When I developed the courage to name my truth and found a small crew with whom I could be vulnerable, I found that I could keep the desire to pretend and hide at bay. Vulnerability felt like my new drug. And like many with a new and powerful awareness, I became a vulnerability evangelist. I shared my truth, encouraged others to share their truth, and decided to focus my professional life on helping women explore and stand in their truth.
And yet...old habits die hard. Last night I realized that I fell off the vulnerability wagon. I have, once again, been striving for perfection at the expense of truth. Putting on an external show, while crumbing on the inside. Honestly, it happened so slowly that I didn’t even realize it. It wasn’t until I felt overwhelmed by a feeling of loneliness that I realized that I no longer felt known by the people around me.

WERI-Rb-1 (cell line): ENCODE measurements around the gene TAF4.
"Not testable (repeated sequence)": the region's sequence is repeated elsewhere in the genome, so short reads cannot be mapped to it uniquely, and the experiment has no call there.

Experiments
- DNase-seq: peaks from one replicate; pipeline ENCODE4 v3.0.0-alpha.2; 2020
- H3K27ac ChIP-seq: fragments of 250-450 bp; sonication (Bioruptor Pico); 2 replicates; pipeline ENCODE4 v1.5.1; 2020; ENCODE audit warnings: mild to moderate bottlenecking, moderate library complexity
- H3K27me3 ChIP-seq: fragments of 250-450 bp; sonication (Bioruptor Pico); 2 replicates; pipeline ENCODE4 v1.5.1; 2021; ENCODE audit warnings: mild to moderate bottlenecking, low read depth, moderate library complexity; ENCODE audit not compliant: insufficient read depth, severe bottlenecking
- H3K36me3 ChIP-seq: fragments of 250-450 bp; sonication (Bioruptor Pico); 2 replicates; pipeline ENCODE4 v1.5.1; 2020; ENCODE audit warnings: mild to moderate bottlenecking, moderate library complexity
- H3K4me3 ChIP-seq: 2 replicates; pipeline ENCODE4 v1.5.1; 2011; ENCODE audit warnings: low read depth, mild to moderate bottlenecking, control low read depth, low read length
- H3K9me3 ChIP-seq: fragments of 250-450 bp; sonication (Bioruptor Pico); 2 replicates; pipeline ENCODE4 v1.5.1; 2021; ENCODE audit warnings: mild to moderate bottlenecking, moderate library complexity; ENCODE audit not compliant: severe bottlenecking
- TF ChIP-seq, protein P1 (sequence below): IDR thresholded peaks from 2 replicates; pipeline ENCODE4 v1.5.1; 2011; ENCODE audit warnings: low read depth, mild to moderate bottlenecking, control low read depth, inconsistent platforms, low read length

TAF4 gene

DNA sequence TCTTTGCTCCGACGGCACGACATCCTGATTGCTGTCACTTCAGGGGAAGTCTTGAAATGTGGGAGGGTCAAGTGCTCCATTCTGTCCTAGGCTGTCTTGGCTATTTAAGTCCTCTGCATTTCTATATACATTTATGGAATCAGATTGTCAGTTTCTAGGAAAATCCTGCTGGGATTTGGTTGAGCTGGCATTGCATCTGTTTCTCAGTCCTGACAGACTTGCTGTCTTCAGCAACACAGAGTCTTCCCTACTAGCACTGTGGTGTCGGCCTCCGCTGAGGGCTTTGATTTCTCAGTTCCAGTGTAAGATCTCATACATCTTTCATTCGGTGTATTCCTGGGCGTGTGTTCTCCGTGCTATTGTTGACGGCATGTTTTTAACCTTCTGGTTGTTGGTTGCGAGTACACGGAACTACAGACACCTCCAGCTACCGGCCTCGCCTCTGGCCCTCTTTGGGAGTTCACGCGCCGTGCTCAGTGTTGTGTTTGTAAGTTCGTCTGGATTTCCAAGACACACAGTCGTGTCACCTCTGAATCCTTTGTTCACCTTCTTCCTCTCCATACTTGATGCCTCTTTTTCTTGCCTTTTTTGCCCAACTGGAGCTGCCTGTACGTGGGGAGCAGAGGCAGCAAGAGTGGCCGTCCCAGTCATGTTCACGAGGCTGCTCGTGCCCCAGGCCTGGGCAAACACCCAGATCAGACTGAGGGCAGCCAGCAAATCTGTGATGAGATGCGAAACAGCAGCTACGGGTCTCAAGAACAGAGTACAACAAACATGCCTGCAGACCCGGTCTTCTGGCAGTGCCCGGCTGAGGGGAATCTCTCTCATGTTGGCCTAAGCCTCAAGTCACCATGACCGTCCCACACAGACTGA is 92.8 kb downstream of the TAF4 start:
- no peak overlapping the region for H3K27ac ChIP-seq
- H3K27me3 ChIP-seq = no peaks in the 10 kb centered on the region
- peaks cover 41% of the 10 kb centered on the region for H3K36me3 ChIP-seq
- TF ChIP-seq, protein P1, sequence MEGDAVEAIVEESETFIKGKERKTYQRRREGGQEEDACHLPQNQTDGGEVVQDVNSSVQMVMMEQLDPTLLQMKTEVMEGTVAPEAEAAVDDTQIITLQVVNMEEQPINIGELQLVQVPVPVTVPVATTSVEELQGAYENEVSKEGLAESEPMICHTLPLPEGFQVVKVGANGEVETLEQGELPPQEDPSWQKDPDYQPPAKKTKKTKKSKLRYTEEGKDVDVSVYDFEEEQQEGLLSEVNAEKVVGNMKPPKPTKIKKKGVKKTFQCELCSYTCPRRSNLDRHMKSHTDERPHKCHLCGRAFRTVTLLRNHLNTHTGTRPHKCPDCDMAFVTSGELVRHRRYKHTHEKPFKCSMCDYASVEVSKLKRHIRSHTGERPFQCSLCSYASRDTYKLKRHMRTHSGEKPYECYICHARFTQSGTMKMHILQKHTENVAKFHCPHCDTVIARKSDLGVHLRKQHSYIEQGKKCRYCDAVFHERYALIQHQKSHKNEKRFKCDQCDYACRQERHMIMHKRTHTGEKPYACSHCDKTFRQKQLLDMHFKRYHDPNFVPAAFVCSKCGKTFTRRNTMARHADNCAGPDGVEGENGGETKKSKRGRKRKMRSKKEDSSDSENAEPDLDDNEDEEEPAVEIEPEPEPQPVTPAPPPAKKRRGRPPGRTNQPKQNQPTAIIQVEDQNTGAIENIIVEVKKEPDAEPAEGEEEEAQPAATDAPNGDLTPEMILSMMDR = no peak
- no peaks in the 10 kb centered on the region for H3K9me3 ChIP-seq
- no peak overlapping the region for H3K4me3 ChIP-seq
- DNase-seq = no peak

THE SNEAKY, SLIPPERY SLOPE BACK TO PERFECTIONISM
After a bout of depression, spawned by a difficult year of identity questioning changes, I was able to fight my way through to emerge stronger and more confident in who I was. My reenergized self was attractive to everyone...especially me. After over a year of not recognizing myself, this fierce, energetic, passionate, honest, and loving version of me felt like a huge relief (and a much better fit). I loved this me! And so did those around me (especially those who were with me during the dark times).
So when I did not feel like the new and improved version of myself on a particular day, I swept it under the rug - no need to get alarmed or share my concerns, it was just a bad day. And then when there were a string of bad days, I decided to keep up the facade - no one wants to be around someone who is complaining. Plus I have so much privilege, it would be ungrateful to complain. Until I realized that I was back on the ferris wheel. Back to perfectionism. Back to pretending.
The truth is: